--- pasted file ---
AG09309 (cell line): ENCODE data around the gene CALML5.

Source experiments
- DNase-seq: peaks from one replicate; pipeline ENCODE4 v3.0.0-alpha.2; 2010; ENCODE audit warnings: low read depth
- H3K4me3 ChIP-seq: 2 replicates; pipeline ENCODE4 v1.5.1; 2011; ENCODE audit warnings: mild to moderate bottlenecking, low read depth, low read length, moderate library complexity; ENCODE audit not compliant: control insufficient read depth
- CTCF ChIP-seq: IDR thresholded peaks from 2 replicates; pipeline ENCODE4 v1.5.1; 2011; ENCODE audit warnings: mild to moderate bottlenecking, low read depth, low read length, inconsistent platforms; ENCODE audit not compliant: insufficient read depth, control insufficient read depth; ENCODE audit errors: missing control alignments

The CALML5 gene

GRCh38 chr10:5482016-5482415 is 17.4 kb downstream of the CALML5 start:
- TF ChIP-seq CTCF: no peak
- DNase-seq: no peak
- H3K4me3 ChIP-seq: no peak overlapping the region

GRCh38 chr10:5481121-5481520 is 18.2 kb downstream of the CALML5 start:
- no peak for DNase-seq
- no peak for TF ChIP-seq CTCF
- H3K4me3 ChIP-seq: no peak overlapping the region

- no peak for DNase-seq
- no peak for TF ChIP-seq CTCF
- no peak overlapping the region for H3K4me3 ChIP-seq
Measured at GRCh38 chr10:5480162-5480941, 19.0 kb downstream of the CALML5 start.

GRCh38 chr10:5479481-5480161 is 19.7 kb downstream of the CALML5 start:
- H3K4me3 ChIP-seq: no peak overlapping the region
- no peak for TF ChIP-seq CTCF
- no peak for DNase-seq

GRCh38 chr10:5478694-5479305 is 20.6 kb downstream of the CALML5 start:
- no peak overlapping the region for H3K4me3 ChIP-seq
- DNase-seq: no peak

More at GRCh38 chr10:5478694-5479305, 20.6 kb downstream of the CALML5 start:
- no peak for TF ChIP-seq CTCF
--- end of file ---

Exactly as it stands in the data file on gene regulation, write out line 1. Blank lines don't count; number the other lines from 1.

AG09309 (cell line): ENCODE data around the gene CALML5.